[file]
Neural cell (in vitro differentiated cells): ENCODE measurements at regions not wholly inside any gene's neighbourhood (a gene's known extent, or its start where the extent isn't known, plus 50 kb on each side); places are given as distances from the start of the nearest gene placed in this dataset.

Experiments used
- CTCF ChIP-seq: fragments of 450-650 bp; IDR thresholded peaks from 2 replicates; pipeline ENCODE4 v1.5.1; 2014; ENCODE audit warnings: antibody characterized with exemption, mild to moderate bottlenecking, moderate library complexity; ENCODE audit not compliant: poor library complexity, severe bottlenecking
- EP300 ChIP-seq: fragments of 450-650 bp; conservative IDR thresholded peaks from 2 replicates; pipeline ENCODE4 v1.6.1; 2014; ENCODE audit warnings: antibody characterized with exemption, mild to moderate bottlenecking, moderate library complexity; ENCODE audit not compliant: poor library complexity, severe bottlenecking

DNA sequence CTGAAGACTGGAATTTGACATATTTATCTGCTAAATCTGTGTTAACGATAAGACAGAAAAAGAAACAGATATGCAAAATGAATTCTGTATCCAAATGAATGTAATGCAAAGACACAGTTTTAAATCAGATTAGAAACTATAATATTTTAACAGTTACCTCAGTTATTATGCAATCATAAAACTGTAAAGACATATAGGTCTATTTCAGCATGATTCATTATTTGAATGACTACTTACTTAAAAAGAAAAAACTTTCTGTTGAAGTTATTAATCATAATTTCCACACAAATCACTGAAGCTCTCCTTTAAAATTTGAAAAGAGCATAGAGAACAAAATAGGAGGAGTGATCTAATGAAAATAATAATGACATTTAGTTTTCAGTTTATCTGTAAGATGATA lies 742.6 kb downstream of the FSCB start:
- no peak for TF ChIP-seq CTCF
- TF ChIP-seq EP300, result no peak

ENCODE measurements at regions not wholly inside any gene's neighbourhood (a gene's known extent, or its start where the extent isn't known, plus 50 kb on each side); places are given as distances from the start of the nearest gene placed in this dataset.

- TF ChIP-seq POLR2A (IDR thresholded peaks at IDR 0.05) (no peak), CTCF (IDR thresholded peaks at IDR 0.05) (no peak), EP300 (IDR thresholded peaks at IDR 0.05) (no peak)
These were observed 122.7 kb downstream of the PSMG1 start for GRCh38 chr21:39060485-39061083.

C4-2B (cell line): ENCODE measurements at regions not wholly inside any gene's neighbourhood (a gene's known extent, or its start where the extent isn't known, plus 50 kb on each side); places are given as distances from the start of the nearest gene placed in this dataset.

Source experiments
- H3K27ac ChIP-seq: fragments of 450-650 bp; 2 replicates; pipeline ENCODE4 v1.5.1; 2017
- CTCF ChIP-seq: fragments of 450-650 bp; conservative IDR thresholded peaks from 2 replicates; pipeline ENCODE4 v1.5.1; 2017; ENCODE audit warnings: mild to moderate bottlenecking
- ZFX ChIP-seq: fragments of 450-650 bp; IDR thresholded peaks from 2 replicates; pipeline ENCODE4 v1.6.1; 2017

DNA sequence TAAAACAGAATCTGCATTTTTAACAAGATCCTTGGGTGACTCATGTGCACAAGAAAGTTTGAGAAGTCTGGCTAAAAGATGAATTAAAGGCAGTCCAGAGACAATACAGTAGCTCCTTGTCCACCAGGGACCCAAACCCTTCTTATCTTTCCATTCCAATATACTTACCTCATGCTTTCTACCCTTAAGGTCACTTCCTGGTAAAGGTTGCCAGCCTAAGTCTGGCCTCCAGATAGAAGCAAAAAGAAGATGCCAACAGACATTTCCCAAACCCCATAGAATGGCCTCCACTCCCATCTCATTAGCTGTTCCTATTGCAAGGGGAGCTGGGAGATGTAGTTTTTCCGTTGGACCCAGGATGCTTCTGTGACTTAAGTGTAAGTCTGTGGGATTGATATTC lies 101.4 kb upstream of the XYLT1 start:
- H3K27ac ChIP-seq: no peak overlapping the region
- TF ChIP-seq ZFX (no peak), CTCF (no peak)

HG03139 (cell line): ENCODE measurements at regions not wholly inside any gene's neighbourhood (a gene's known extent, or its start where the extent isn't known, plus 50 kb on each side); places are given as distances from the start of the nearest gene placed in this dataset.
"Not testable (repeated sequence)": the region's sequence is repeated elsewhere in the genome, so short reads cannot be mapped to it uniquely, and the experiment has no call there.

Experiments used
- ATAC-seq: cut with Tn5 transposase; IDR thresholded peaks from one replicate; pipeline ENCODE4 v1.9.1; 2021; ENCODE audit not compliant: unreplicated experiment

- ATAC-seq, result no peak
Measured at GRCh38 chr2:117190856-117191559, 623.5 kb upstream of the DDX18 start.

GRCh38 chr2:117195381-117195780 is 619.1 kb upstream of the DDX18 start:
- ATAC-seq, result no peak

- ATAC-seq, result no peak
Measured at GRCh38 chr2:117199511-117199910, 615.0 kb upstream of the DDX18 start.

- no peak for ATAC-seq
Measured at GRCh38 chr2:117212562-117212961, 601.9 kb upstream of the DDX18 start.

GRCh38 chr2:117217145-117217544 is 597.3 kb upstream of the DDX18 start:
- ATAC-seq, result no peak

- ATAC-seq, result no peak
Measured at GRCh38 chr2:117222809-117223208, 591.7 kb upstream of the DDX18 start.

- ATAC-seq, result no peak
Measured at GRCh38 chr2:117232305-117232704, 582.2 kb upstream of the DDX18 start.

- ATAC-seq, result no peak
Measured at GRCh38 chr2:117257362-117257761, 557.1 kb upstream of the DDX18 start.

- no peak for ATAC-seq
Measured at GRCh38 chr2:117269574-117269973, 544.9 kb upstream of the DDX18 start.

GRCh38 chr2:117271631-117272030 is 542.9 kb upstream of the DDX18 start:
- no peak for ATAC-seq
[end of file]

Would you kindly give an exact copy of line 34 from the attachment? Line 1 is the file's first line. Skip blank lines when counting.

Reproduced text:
Measured at GRCh38 chr2:117222809-117223208, 591.7 kb upstream of the DDX18 start.